IV. The Control of Fissionable Material

A. The parties to the convention further undertake:

1.
That all future production of fissionable materials will be used at home or abroad, under international supervision, exclusively for non-weapons purposes, including stockpiling, beginning one month after [Typeset Page 1228] the International Board of Control described in paragraph VIII has certified that the installation of an effective inspection system to verify the commitment has been completed.
2.
That they will co-operate in the prompt installation and in the maintenance of such an inspection system.
3.
That for the purpose of accomplishing the above undertakings, the five Governments represented on the Sub-Committee will appoint a group of technical experts to meet as soon as possible to design the required inspection system, and to submit a progress report for their approval within the first ten months after the entry into force of the convention.

B. The parties which are producers of fissionable material for weapons purposes at the time of cessation of production for weapons purposes undertake to provide, under international supervision, for equitable transfers, in successive increments, of fissionable materials from previous production to non-weapons purposes, at home or abroad, including stockpiling; and, in this connexion

1.
To fix the specific ratios of quantities of fissionable materials of comparable analysis to be transferred by each of them, and
2.
To commence such transfers at agreed dates and in agreed quantities at the fixed ratios following the cut-off date for production of fissionable materials for weapons purposes.

C. From the date of the cessation of production of fissionable material for weapons purposes provided in paragraph IV–A–1:

1.
Each party undertakes not to transfer out of its control any nuclear weapons, or to accept transfer to it of such weapons, except where, under arrangements between transferor and transferee, their use will be in conformity with paragraph III.
2.
Each party undertakes not otherwise to transfer out of its control any fissionable material or to accept transfer to it of such material, except for non-weapons purposes.

V. Nuclear Weapons Testing

A. All parties to the convention undertake to refrain from conducting nuclear test explosions for a period of twelve months from the date of entry into force of the convention, provided that agreement has been reached on the installation and maintenance of the necessary controls, including inspection posts with scientific instruments, located within the territories of the Soviet Union, the United Kingdom, the United States, the area of the Pacific Ocean and at such other places as may be necessary, with the consent of the Governments concerned.

B. A group of technical experts appointed by the five Governments represented on the Sub-Committee will meet as soon as possible to design the inspection system to verify the suspension of testing.

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C. Upon termination of the twelve months period, the parties will be free to conduct tests unless they have agreed to continue the suspension for a further period under effective international inspection.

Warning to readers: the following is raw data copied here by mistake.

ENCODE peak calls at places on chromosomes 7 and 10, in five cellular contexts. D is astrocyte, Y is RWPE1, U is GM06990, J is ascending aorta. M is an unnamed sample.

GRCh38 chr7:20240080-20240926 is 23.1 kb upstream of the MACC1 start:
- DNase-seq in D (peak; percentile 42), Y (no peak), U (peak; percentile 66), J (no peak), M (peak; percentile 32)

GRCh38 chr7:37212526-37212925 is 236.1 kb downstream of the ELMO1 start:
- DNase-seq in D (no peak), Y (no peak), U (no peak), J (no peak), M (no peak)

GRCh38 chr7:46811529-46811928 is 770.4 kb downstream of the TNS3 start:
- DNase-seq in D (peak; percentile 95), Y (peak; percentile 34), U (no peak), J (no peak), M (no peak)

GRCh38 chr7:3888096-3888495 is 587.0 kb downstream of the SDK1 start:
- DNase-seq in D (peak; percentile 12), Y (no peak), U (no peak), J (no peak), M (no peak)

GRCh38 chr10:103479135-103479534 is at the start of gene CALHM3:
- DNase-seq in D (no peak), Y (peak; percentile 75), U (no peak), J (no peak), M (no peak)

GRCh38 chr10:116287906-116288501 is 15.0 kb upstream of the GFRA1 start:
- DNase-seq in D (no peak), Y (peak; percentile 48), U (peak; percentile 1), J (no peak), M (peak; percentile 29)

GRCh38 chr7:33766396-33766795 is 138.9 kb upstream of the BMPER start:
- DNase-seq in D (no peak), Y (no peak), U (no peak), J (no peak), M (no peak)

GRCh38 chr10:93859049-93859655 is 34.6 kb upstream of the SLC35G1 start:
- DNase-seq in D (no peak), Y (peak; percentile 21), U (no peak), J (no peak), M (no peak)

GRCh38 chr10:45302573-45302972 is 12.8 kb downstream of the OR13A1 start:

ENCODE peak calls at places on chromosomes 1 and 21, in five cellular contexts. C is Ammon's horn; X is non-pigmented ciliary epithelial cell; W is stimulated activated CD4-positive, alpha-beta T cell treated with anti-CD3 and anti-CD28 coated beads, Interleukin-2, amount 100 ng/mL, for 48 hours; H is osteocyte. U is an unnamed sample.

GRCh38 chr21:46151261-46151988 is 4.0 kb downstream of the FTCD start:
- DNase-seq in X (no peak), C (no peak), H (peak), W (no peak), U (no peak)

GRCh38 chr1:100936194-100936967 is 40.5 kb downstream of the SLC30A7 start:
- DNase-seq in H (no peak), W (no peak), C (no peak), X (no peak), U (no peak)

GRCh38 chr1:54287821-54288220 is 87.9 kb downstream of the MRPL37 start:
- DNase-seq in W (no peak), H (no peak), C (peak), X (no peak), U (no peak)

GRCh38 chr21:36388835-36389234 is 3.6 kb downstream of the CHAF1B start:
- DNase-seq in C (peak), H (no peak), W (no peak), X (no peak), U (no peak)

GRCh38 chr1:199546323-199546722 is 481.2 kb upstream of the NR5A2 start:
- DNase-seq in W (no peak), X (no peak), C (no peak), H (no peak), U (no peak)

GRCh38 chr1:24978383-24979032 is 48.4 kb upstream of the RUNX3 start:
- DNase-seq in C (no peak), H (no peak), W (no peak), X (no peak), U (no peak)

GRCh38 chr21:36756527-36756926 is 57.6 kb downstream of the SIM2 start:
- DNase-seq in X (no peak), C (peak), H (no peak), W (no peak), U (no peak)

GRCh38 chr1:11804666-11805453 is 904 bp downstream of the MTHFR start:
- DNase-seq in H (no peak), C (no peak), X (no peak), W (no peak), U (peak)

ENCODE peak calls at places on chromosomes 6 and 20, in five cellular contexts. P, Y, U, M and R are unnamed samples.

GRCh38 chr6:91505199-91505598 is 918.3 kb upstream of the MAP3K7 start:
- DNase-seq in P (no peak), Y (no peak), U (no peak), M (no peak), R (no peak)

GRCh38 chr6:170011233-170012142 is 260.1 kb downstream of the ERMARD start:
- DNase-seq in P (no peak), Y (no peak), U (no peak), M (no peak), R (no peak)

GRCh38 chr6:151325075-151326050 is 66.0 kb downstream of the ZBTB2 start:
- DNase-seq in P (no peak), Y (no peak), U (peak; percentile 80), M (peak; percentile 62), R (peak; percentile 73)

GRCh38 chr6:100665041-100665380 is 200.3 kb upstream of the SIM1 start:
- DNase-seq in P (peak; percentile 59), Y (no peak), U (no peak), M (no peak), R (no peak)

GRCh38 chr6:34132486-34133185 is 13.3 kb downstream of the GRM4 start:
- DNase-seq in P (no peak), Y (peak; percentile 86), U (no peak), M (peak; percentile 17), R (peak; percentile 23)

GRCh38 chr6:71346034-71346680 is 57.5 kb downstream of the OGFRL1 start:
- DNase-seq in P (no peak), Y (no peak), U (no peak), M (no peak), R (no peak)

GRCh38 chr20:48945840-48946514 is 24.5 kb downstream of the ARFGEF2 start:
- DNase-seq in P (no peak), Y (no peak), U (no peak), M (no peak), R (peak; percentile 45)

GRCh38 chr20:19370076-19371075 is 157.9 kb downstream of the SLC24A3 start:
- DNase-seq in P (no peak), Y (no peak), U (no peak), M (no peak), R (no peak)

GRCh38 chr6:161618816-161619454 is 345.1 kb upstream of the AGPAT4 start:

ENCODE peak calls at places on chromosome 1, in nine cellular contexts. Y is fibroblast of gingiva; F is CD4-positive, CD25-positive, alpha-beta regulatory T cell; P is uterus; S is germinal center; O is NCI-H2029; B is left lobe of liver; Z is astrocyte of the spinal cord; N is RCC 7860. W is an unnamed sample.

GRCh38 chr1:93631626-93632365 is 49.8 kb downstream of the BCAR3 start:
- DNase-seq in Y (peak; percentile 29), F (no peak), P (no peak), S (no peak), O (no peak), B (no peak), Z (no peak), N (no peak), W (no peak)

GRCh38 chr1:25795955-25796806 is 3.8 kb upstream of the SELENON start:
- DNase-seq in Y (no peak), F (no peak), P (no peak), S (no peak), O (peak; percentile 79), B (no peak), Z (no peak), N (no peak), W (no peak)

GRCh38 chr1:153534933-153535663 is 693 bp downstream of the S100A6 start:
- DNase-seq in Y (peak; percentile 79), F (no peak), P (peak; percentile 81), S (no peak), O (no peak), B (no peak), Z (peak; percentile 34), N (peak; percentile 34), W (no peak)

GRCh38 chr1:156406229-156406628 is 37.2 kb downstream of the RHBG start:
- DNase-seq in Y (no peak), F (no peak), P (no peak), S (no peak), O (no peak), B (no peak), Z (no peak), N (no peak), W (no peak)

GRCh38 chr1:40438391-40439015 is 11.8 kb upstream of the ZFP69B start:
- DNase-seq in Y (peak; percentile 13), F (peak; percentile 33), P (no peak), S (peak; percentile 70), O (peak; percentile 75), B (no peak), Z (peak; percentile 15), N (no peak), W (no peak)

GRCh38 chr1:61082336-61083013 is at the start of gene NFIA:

D. If the inspection system referred to in paragraph V–A is operating to the satisfaction of each party concerned and if progress satisfactory to each party concerned is being achieved in the preparation of an inspection system for the cessation of the production of fissionable material for weapons purposes agreed to under paragraph IV–A–1 above, all parties to the convention undertake to refrain from conducting nuclear test explosions for a further period of twelve months. Such an extension will be made only with the understanding that testing may at the discretion of each party be conducted twenty-four months after the entry into force of the convention if the inspection system for the cessation of production for weapons purposes has not been installed to the satisfaction of each party concerned before the end of the twenty-four months and if the cessation of production for weapons purposes has not been put into effect.

E. If tests are resumed, each party undertakes to announce and register in advance the dates of each series and the range of total energy to be released therein; to provide for limited observation of them; and to limit the amount of radioactive material to be released into the atmosphere.

VI. The Control of Objects Entering Outer Space

All parties to the convention agree that within three months after the entry into effect of the convention they will co-operate in the establishment of a technical committee to study the design of an inspection system which would make it possible to assure that the sending of objects through outer space will be exclusively for peaceful and scientific purposes.

VII. Safeguards Against the Possibility of Surprise Attack

A. From the entry into force of the convention the parties concerned will co-operate in the establishment and maintenance of systems of inspection to safeguard against the possibility of surprise attack.

B. The establishment of such systems will be subject to agreement on the details of its installation, maintenance and operation. It is proposed as a matter of urgency that a working group of experts appointed by the five Governments represented on the Sub-Committee be set up at once to examine the technical problems and to report their conclusions which could form the basis for an annex to the agreement.

C. With regard to inspection in the Western Hemisphere and in the Soviet Union, the Governments of Canada, France, the United Kingdom and the United States propose the following: [Typeset Page 1230] [Facsimile Page 17]

1.
That all the territory of the continental United States, all Alaska including the Aleutian Islands, all the territory of Canada and all the territory of the Soviet Union will be open to inspection.
2.